How to Troubleshoot an Auto Radiator

by Chris Moore

The radiator is the main component of the car's cooling system, which keeps the engine from overheating. If your cars begins to overheat, there are small things you can do to cool it, like shutting off the air conditioner. If the car frequently overheats, however, there is a problem with the radiator or cooling system. Air and coolant flow are important to the system. When troubleshooting a radiator, you must check the thermostat, hoses and other parts connected to it, looking for signs that might impede the air or coolant flow.

Check the water/coolant level. This is often the number one cause of overheating. Open the radiator cap on a cool engine; you should be able to see the fluid if the radiator has enough. Fill the radiator as needed; use a 50/50 mixture of water and coolant for best results.

Check for coolant dripping outside the car. A sweet smell on the outside or fresh green liquid on the ground means a leak in the radiator or hoses. Antifreeze leaking in the car is a problem with the heater core.

Observe the car's temperature while driving at highway level speeds. If the engine is overheating while driving at 55 miles per hour or more, the coolant/water is likely not circulating properly.

See if the water is circulating properly. Start the car with the radiator cap off; the water should pop over the top smoothly while still retaining its amount. You can also disconnect one of the radiator hoses and see if water is continuously flowing.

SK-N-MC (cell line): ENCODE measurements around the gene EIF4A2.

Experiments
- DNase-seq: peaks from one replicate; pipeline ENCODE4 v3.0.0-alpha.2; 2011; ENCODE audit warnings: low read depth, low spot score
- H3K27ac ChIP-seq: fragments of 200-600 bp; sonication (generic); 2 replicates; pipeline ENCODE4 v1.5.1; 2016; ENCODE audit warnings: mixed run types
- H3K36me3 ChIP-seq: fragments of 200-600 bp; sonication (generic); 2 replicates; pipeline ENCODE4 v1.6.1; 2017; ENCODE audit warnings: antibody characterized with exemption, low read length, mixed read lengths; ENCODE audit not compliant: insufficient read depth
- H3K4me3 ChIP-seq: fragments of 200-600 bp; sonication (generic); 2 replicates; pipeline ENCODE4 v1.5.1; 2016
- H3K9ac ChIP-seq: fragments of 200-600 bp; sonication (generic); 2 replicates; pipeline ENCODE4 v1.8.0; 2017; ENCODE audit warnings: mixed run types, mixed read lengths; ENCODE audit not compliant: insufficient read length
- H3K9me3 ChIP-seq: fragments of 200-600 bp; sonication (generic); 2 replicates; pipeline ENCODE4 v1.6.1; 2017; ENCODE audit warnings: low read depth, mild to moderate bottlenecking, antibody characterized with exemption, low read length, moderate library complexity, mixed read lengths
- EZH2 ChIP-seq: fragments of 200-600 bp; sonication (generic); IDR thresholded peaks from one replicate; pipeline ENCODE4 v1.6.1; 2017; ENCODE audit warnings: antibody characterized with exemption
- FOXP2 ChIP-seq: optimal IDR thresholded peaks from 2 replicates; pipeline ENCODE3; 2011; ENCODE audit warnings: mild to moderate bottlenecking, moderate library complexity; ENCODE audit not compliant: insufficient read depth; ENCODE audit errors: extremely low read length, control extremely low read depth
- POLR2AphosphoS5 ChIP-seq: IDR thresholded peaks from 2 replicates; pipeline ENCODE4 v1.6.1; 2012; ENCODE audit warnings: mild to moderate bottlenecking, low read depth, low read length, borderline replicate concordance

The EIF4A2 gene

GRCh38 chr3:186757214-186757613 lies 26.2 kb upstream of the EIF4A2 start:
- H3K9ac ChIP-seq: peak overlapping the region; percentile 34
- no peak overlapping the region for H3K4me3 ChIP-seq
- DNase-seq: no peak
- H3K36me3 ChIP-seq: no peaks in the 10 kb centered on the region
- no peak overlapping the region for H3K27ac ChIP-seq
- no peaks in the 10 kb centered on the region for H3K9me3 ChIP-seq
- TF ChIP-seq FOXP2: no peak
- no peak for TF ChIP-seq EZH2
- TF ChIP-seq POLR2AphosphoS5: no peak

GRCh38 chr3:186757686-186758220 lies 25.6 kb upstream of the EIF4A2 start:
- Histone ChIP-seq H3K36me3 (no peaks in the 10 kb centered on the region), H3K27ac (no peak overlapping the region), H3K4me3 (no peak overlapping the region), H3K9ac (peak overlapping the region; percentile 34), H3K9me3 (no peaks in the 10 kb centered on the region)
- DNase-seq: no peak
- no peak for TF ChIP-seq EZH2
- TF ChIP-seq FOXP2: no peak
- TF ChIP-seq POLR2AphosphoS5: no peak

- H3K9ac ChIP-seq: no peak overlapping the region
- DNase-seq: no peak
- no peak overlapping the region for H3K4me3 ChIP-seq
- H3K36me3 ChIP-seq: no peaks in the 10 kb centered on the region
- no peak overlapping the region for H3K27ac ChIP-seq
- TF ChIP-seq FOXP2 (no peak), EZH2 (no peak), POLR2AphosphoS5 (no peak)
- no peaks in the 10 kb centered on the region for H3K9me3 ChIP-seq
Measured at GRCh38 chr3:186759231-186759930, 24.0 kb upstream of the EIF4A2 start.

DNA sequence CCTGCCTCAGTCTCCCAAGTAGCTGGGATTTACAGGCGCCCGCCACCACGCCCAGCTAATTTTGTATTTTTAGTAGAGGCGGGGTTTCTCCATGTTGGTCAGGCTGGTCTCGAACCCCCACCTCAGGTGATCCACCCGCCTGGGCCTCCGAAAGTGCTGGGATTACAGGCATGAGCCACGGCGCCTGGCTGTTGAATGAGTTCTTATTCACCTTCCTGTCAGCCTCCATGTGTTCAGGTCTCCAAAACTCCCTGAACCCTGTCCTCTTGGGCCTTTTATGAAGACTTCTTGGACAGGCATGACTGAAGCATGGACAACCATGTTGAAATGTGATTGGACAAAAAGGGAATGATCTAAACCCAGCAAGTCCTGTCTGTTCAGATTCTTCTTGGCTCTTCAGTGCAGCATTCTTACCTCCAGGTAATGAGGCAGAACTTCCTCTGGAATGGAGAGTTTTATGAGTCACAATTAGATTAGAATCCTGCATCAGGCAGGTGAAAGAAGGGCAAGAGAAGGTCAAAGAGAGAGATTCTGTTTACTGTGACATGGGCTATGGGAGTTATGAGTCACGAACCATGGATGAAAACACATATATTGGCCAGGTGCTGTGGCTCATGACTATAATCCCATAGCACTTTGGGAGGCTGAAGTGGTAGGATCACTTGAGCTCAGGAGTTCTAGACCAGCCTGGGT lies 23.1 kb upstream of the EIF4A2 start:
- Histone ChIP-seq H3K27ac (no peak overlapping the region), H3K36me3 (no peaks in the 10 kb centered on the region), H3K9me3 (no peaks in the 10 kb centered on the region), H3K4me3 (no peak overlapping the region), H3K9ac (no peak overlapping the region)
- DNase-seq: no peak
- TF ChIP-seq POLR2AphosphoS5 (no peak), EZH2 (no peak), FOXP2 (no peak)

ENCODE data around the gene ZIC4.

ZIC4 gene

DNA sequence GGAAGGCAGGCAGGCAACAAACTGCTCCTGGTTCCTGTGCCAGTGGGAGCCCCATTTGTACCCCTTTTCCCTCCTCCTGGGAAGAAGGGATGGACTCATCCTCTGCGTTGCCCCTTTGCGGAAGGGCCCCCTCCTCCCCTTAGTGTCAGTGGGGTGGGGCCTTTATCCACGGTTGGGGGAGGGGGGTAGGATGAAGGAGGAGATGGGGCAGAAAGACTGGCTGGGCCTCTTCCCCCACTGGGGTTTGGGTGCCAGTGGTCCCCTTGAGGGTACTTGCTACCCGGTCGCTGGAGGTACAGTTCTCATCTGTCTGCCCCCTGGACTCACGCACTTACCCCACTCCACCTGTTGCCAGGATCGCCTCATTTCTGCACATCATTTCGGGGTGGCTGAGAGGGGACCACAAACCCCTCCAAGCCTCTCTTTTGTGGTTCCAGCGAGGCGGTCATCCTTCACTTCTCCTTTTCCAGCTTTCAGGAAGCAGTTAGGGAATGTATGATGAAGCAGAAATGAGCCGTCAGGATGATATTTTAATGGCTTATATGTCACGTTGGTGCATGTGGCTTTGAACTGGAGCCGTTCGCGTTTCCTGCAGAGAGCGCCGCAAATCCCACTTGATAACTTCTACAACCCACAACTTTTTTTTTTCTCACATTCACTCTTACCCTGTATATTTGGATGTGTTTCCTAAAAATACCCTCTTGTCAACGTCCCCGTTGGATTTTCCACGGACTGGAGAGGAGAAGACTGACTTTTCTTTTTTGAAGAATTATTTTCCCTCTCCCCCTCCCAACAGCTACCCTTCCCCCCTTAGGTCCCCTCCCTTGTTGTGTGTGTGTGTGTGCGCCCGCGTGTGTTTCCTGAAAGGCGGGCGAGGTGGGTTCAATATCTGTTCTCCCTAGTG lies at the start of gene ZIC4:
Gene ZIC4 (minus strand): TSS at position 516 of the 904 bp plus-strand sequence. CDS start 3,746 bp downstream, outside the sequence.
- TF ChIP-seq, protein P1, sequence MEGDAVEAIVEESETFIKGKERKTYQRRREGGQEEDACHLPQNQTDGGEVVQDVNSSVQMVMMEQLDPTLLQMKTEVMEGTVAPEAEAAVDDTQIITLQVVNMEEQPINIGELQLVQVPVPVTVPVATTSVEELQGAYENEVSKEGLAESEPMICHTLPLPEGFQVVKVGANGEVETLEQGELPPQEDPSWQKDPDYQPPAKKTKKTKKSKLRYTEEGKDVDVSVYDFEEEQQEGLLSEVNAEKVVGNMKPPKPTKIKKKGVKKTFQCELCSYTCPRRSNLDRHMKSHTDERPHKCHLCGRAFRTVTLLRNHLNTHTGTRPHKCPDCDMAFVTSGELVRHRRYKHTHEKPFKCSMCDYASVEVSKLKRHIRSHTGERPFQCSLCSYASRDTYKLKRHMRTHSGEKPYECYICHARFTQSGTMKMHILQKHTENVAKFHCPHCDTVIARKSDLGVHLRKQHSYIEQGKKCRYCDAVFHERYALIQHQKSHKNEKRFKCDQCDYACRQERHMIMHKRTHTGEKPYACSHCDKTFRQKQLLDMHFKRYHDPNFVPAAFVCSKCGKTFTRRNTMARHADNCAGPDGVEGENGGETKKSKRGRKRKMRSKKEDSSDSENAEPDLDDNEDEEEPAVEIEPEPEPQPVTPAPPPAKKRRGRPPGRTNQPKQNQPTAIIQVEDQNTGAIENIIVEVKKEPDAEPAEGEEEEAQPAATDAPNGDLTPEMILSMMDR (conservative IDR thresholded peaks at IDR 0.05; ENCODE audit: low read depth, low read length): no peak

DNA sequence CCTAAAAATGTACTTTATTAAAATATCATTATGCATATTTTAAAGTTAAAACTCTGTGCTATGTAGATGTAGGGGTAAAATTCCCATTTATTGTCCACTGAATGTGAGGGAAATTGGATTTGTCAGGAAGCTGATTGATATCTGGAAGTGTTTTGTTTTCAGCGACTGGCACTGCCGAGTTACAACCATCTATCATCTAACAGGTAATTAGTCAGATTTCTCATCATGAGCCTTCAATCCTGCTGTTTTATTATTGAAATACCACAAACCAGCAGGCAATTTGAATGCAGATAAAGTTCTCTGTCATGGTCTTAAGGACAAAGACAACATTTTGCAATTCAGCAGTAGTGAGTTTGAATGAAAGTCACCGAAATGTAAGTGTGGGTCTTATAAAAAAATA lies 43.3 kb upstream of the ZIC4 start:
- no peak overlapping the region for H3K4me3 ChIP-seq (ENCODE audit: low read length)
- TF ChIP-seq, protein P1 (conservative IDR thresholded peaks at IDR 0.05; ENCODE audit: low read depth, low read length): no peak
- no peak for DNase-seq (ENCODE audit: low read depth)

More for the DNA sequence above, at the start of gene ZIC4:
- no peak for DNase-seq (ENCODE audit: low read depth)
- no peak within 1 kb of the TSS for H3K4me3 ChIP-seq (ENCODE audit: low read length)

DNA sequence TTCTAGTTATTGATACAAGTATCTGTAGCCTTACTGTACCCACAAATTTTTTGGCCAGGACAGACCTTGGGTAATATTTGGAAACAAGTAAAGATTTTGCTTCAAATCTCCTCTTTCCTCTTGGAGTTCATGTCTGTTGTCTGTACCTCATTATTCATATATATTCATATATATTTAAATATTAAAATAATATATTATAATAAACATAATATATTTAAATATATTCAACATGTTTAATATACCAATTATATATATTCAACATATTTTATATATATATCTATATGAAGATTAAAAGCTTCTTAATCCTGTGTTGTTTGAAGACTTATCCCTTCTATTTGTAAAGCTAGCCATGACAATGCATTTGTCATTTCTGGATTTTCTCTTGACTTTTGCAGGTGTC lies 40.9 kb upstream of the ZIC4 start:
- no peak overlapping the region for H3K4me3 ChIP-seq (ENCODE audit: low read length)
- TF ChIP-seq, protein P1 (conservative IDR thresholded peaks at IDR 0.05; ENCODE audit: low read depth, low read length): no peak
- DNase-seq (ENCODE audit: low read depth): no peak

Inspect the condition of the hoses. See if they have become brittle or cracked. Check for leaks in the fittings and see if the seams have been blown.

Look over the thermostat and make sure it's open and clean, allowing water to pass through it. If it is clean but water isn't circulating, check for leaks in the water pump.

Flush the cooling system by draining all the coolant into a container through the radiator drain plug (make sure the car is cool). Siphon out any coolant that is in the radiator reservoir as well. Fill the radiator with fresh coolant and make dispose of the old stuff as environmental laws require.

Remove the radiator from the car and inspect it. Check for rust or water calcification that can accumulate within it. Clean or replace the radiator if needed.


  • close Never remove any radiator fixtures like the cap or drain plug unless the engine is cold. The water and coolant will spurt out at an extremely hot temperature and cause serious harm.

About the Author

Chris Moore has been contributing to eHow since 2007 and is a member of the DFW Writers' Workshop. He received a Bachelor of Arts in journalism from the University of Texas-Arlington.